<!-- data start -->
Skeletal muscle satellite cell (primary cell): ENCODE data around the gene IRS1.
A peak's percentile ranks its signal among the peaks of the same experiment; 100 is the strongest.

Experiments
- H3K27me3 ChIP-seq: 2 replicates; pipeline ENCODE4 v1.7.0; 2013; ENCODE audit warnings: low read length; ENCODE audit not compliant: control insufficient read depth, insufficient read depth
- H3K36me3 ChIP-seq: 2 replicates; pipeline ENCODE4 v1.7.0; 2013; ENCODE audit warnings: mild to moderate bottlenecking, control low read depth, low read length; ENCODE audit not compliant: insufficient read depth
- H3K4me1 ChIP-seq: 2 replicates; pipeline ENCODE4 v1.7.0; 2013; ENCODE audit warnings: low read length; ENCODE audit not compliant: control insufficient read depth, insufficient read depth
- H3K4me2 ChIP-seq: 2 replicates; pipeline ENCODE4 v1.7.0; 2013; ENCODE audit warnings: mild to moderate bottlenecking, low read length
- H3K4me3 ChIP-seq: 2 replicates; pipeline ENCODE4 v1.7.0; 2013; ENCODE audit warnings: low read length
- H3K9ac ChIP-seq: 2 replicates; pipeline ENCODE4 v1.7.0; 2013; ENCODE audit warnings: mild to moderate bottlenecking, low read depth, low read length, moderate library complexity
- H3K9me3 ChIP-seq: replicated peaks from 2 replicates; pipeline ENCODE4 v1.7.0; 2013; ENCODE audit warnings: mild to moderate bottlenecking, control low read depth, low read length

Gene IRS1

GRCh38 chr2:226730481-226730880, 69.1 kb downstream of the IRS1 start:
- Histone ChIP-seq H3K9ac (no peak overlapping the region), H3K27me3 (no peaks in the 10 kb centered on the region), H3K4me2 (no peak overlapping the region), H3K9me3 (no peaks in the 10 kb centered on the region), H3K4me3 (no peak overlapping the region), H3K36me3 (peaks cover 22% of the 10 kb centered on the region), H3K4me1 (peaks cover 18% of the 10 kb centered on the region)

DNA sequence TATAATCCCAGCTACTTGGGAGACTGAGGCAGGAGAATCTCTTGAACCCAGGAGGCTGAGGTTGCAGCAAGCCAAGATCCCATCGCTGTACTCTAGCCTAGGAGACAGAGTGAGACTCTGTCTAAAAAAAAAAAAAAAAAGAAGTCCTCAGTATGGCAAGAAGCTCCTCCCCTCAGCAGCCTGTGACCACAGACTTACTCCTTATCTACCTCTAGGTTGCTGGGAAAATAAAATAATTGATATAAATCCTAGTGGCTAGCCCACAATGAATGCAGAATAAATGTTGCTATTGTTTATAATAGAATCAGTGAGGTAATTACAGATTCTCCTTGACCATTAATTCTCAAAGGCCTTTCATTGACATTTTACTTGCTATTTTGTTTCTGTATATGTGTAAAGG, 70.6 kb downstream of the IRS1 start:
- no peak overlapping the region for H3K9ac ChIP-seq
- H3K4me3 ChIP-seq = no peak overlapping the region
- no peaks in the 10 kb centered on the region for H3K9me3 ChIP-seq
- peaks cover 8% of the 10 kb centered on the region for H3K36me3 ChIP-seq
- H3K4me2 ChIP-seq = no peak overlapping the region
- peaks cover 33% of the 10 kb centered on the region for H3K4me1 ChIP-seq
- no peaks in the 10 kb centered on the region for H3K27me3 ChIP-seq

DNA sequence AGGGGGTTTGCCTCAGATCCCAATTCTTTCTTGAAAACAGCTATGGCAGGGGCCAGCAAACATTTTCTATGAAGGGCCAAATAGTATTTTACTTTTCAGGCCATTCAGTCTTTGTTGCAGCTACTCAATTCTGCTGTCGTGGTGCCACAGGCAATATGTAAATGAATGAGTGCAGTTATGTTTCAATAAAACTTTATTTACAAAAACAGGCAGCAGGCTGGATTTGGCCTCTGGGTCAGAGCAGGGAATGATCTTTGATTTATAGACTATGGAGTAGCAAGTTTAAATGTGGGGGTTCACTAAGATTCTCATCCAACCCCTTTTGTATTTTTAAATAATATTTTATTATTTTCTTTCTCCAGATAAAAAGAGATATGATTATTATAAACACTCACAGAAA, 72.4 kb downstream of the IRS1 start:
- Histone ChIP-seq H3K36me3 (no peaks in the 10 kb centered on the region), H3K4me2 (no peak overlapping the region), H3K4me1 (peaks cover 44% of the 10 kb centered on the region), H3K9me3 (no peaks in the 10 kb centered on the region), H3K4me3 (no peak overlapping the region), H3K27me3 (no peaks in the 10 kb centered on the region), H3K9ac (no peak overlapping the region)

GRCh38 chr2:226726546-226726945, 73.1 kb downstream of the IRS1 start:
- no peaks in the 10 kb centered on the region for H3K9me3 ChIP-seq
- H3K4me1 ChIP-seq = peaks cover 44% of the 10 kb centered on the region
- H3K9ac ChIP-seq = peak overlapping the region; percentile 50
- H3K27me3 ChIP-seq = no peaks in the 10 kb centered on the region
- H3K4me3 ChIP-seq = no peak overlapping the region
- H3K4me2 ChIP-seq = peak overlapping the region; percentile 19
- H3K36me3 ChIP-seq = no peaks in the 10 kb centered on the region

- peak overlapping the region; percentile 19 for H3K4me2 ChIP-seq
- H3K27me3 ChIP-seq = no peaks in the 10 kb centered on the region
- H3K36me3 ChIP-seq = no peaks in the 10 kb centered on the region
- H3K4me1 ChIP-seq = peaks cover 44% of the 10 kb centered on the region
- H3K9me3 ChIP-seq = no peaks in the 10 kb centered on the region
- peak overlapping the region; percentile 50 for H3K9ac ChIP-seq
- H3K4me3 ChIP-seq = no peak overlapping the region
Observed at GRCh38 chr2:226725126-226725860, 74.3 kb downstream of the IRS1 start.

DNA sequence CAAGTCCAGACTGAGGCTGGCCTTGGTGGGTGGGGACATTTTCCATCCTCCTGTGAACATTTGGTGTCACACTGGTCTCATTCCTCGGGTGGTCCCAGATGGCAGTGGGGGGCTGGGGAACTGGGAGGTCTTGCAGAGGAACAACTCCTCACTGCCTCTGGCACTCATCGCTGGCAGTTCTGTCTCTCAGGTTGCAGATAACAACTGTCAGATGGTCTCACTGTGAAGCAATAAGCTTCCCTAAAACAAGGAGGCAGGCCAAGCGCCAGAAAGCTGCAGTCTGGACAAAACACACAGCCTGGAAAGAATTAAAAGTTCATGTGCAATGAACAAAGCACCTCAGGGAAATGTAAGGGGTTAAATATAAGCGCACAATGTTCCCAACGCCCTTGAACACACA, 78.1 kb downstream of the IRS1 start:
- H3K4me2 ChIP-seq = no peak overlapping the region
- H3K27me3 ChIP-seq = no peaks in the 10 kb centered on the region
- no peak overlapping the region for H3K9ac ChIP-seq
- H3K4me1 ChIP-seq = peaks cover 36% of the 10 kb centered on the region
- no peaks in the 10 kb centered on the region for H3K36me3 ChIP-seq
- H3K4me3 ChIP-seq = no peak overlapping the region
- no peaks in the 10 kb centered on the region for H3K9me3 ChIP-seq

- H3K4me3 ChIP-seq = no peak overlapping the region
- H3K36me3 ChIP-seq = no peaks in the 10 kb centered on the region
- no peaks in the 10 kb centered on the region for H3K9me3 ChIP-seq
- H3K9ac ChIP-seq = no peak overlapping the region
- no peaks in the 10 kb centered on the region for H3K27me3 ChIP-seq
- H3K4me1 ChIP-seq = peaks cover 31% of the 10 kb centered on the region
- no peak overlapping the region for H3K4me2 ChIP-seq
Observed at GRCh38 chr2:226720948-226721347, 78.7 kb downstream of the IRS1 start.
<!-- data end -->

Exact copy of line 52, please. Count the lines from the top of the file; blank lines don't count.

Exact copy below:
- no peaks in the 10 kb centered on the region for H3K27me3 ChIP-seq